When deciding whether to appeal an examiner’s adverse decision, an applicant will need to weigh the cost and investment of time against the likelihood of success. Usually, an applicant can get an interview with the patent examiner to determine whether the examiner is acting reasonably in his or her decision.
There are cases in which an examiner’s rejection of an application is not at all supported by the facts, and those tend to be better cases for appeal than rejections based on ambiguous legal or factual issues. For example, an appeal might be appropriate if an examiner finds that a claim’s elements are suggested by cited prior art, and that cited prior art does not suggest claim elements.
The applicant can initiate an appeal by filing a notice of appeal and filing fee with the Patent Trial and Appeal Board (PTAB), with which the America Invents Act replaced what was previously the Board of Patent Appeals and Interferences. The PTAB reviews adverse decisions, holds derivation proceedings, inter partes, and post-grant reviews, and reviews appeals of reexaminations.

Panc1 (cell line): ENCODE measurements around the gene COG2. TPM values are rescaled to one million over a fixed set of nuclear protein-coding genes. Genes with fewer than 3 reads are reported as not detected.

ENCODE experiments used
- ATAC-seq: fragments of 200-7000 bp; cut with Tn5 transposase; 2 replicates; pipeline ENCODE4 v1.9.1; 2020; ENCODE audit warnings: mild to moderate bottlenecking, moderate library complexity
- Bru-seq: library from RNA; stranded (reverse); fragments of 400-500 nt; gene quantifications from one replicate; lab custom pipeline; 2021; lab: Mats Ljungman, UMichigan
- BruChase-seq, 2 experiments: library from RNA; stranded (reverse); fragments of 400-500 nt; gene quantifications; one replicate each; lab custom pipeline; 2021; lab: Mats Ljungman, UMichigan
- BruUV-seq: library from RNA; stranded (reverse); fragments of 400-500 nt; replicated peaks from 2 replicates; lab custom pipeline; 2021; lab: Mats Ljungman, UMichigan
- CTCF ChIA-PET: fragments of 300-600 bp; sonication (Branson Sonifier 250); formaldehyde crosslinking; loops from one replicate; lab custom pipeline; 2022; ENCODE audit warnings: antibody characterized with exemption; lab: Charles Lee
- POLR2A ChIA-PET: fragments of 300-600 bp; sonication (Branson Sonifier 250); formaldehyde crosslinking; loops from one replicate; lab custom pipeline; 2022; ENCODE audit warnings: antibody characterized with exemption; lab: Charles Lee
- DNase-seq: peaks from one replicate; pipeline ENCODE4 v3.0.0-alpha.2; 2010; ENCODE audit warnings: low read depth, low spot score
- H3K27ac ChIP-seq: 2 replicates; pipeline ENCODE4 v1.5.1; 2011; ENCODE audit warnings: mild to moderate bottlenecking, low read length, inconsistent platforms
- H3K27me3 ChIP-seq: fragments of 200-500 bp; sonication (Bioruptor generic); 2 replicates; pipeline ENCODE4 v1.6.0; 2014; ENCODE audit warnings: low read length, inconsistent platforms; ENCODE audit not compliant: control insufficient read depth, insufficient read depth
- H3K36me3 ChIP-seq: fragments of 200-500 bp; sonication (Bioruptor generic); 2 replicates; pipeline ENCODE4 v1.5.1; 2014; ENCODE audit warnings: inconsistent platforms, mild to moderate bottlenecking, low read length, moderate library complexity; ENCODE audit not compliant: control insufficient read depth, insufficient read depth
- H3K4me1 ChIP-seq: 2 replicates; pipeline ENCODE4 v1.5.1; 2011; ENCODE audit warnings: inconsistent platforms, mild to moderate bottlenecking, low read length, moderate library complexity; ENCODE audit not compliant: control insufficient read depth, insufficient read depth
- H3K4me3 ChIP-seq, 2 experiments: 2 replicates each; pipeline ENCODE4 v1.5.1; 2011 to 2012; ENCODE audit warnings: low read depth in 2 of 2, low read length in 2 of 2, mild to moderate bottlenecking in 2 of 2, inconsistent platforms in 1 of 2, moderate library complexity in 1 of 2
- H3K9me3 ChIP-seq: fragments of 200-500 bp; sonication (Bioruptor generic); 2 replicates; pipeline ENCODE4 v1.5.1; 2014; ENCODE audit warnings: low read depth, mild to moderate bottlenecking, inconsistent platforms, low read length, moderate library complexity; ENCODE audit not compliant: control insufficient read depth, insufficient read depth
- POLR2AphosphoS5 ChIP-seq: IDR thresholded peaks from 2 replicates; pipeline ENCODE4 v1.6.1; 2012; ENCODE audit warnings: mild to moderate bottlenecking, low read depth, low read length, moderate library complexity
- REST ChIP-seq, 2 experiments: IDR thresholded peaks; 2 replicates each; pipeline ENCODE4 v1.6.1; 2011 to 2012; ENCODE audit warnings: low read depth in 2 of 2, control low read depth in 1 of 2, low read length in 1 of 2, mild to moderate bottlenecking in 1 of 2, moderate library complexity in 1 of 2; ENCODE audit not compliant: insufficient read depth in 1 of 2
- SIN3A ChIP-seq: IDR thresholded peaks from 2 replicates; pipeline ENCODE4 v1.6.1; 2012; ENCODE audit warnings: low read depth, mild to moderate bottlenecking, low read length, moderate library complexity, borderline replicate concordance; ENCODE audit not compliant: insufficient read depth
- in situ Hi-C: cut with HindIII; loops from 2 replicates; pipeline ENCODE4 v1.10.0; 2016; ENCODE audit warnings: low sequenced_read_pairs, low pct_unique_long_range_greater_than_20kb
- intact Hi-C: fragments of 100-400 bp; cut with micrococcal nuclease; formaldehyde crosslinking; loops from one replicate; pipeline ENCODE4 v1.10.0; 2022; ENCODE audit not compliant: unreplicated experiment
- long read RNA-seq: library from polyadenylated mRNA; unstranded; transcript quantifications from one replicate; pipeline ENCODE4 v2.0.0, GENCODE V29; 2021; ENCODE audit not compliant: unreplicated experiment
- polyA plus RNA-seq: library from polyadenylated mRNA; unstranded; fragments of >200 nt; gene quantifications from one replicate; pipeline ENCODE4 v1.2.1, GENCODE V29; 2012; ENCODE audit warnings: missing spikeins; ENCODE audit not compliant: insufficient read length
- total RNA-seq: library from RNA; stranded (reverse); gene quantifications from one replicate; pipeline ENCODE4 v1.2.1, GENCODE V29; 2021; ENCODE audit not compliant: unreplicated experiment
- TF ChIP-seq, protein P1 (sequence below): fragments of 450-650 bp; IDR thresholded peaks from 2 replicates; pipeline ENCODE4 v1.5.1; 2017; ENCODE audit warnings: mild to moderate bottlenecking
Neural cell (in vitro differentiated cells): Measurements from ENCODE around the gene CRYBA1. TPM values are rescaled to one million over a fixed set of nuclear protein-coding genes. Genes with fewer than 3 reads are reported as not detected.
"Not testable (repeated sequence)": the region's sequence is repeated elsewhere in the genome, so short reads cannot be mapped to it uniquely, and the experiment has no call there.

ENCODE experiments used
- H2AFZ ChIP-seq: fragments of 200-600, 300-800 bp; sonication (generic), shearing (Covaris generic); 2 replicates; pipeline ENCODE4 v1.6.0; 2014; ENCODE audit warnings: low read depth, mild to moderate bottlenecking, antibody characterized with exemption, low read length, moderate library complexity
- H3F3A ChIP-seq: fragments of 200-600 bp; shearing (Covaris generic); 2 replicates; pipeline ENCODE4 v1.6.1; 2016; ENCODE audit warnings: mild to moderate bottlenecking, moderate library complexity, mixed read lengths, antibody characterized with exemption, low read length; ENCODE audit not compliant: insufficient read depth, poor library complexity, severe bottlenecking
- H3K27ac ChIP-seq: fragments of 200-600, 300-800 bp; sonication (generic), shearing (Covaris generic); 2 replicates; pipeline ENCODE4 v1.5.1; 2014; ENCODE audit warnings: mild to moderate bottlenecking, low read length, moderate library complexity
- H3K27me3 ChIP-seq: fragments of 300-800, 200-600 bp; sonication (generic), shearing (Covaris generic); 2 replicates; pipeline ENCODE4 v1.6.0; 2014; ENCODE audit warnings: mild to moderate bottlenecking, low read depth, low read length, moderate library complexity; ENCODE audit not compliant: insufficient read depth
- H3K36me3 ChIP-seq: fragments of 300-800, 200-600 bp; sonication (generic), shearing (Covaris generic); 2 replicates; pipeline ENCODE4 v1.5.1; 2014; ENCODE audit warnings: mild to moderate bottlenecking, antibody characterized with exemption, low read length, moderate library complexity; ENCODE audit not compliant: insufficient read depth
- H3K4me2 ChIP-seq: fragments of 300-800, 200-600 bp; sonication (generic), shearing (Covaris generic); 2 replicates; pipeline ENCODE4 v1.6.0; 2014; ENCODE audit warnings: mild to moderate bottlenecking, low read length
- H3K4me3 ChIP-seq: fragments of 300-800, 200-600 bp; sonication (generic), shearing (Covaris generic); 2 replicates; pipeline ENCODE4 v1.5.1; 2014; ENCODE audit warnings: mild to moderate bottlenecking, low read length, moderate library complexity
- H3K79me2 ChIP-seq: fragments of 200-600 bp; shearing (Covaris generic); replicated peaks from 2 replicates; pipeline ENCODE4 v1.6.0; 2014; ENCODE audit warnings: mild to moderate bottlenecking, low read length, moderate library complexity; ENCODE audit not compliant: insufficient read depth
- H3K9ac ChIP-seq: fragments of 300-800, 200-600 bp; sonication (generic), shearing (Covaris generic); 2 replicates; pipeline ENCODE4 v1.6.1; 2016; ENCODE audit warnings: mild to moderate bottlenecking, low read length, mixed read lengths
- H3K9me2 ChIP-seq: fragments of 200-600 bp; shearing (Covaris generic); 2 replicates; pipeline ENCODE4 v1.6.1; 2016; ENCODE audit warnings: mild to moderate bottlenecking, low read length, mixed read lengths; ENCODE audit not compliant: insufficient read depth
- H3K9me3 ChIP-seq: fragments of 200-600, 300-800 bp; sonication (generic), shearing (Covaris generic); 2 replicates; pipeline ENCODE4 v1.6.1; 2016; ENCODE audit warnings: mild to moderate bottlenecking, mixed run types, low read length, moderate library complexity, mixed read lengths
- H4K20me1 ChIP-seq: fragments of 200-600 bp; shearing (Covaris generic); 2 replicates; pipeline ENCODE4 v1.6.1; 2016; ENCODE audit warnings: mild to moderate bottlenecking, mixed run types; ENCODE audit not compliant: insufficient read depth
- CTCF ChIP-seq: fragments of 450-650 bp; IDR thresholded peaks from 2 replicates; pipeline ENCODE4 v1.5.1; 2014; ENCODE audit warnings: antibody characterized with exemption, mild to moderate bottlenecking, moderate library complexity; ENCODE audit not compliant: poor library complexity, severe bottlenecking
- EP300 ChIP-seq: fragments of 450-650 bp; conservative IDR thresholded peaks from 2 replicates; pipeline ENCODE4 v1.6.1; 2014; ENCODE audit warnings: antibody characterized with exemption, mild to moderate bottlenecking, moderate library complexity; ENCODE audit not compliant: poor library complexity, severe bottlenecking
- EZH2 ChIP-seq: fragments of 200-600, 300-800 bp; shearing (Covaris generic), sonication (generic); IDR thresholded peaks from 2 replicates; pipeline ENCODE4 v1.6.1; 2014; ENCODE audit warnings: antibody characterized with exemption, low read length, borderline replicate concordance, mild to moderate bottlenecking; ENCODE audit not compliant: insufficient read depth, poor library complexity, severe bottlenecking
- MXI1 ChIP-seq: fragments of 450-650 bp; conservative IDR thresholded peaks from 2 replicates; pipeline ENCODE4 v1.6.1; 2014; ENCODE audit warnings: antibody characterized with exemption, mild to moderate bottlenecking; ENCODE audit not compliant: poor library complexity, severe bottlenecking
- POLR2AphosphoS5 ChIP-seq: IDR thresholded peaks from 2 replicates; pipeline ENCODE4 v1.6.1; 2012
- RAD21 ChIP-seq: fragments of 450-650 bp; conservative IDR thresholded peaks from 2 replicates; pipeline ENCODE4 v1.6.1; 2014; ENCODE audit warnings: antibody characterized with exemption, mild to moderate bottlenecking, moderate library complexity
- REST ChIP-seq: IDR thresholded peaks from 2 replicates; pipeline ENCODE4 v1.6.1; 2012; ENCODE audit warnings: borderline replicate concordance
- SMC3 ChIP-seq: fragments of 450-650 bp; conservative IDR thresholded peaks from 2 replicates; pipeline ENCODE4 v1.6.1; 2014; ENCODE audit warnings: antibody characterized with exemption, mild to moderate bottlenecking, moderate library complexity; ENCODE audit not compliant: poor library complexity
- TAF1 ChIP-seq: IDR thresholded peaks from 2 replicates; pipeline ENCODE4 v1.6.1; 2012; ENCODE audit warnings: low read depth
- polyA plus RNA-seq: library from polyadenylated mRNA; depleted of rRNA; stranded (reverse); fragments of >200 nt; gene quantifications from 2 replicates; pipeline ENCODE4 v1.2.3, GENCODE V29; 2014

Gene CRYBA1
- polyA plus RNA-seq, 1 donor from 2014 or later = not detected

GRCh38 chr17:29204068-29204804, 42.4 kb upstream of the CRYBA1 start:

Within two months of filing the notice of appeal, you will need to file your appeal brief. The appeal brief will be sent to the patent examiner who issued the final rejection for response. At that point, the patent examiner can reopen the prosecution process in order to enter a new ground of rejection, the examiner can withdraw its rejection and permit the claims, or the examiner can keep the rejections and file an answer to your appeal.
If the examiner chooses the third option, the examiner will have to file an answer within two months of the date the appeal brief was filed. Two months after that, you will have to respond with a reply brief. At this point, you can request an oral hearing before the PTAB. This can be a telephonic or video hearing. The PTAB will then decide the outcome of your appeal.
Judicial Review of the Patent Trial and Appeal Board Decision
If the PTAB rules against your application, you have two options for judicial review of the Board’s decision. You can either appeal the decision directly to the United States Court of Appeals for the Federal Circuit, or you can file a civil action against the Director of the PTO in the United States District Court for the District of Columbia.
If you choose the first option, the Federal Circuit will have to review the PTAB decision on the same administrative record. You will not have an opportunity to provide new evidence in this proceeding. The Federal Circuit can only set aside factual findings by the PTAB if they are not supported by substantial evidence.
If you choose the second option, you can commence a civil action under 35 U.S.C. § 145 or 146 by filing a complaint in the U.S. District Court for the Eastern District of Virginia. The Director, the U.S. Attorney for the District of Columbia, and the Attorney General will have to be served, and a copy of the complaint will need to be filed with the PTAB within five days of filing in district court.